A low rate environment hides the funding cost advantage of traditional banking institutions. While online banks may win on overhead, their funding sources are vastly more expensive, which could depress net interest margin and bottom line profits as rates rise. 

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Read/Post Comments (5) | Recommend This Article (3)

Comments from our Foolish Readers

Help us keep this a respectfully Foolish area! This is a place for our readers to discuss, debate, and learn more about the Foolish investing topic you read about above. Help us keep it clean and safe. If you believe a comment is abusive or otherwise violates our Fool's Rules, please report it via the Report this Comment Report this Comment icon found on every comment.

  • Report this Comment On September 03, 2013, at 9:49 PM, BentMike wrote:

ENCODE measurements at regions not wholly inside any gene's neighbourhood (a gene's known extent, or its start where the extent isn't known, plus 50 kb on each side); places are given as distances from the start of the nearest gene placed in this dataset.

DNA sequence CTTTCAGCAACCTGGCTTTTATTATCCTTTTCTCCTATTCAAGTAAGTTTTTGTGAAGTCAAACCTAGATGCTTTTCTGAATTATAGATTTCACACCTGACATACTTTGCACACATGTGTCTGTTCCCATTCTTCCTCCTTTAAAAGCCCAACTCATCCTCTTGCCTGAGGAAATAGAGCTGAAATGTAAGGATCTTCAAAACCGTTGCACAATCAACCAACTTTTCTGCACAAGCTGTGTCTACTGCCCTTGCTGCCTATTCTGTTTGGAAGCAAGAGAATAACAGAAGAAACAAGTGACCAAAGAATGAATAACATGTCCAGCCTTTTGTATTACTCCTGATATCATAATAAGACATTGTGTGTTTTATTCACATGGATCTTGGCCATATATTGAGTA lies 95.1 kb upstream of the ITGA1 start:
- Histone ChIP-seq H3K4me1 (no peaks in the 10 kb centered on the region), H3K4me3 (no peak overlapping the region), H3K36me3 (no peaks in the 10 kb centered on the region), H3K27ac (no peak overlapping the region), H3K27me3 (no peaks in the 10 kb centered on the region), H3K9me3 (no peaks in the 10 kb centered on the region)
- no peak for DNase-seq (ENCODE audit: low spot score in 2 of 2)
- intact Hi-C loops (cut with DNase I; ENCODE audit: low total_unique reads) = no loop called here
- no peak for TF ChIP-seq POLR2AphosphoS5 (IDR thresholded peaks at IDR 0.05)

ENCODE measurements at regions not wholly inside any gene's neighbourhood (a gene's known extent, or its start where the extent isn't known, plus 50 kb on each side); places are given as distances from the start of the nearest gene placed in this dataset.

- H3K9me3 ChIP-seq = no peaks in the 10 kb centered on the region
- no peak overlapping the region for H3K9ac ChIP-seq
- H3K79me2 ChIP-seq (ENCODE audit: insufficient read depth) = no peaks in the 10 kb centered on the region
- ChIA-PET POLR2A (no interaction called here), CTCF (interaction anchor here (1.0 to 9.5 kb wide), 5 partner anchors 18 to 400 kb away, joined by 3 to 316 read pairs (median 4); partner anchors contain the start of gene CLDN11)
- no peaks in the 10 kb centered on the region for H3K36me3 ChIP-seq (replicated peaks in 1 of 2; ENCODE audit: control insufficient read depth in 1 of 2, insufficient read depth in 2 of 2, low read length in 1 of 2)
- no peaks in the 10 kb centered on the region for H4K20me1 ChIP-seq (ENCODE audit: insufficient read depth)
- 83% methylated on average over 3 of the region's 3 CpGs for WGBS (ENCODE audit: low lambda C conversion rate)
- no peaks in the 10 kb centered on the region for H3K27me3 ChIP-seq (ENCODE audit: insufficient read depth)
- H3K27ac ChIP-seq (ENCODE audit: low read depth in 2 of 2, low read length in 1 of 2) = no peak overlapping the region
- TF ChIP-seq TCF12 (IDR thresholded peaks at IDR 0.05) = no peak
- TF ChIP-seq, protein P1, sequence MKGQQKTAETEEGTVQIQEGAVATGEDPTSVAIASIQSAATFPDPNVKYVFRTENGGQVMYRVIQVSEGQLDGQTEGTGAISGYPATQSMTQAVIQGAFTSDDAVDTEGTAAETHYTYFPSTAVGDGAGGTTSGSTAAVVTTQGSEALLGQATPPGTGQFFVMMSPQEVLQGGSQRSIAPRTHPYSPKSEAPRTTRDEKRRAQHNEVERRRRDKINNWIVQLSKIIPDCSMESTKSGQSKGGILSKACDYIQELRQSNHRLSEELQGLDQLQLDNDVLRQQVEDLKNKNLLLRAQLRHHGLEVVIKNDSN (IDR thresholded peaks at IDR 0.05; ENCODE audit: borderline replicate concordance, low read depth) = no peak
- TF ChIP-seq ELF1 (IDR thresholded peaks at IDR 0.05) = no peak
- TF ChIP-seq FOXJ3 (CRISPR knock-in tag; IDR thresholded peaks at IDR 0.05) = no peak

On the other hand, lower cost of operations makes it possible to use the high cost CD's. But, i understand the point.

    The old school seems entrenched in managing fee generation, rather than customer satisfaction. I think it makes more sense that the online banks will continue to have this advantage - a small and less costly footprint, so they don't have to step on their customers in such an unwholesome way.

    To me this article just points out that there is a sweet spot in making money with other people's money. BOFI and EVER will have to do a good job, or they will start hitting foul balls. But the games are different: big vs. small; brick and mortar vs bits and bytes. And, I don't think the big banks are positioned well if the affections of depositors are the stake.

    Anyway, that is the risk and the potential.

    Just so you know, I do own some BAC and BOFI. I am thinking the future value is in BOFI.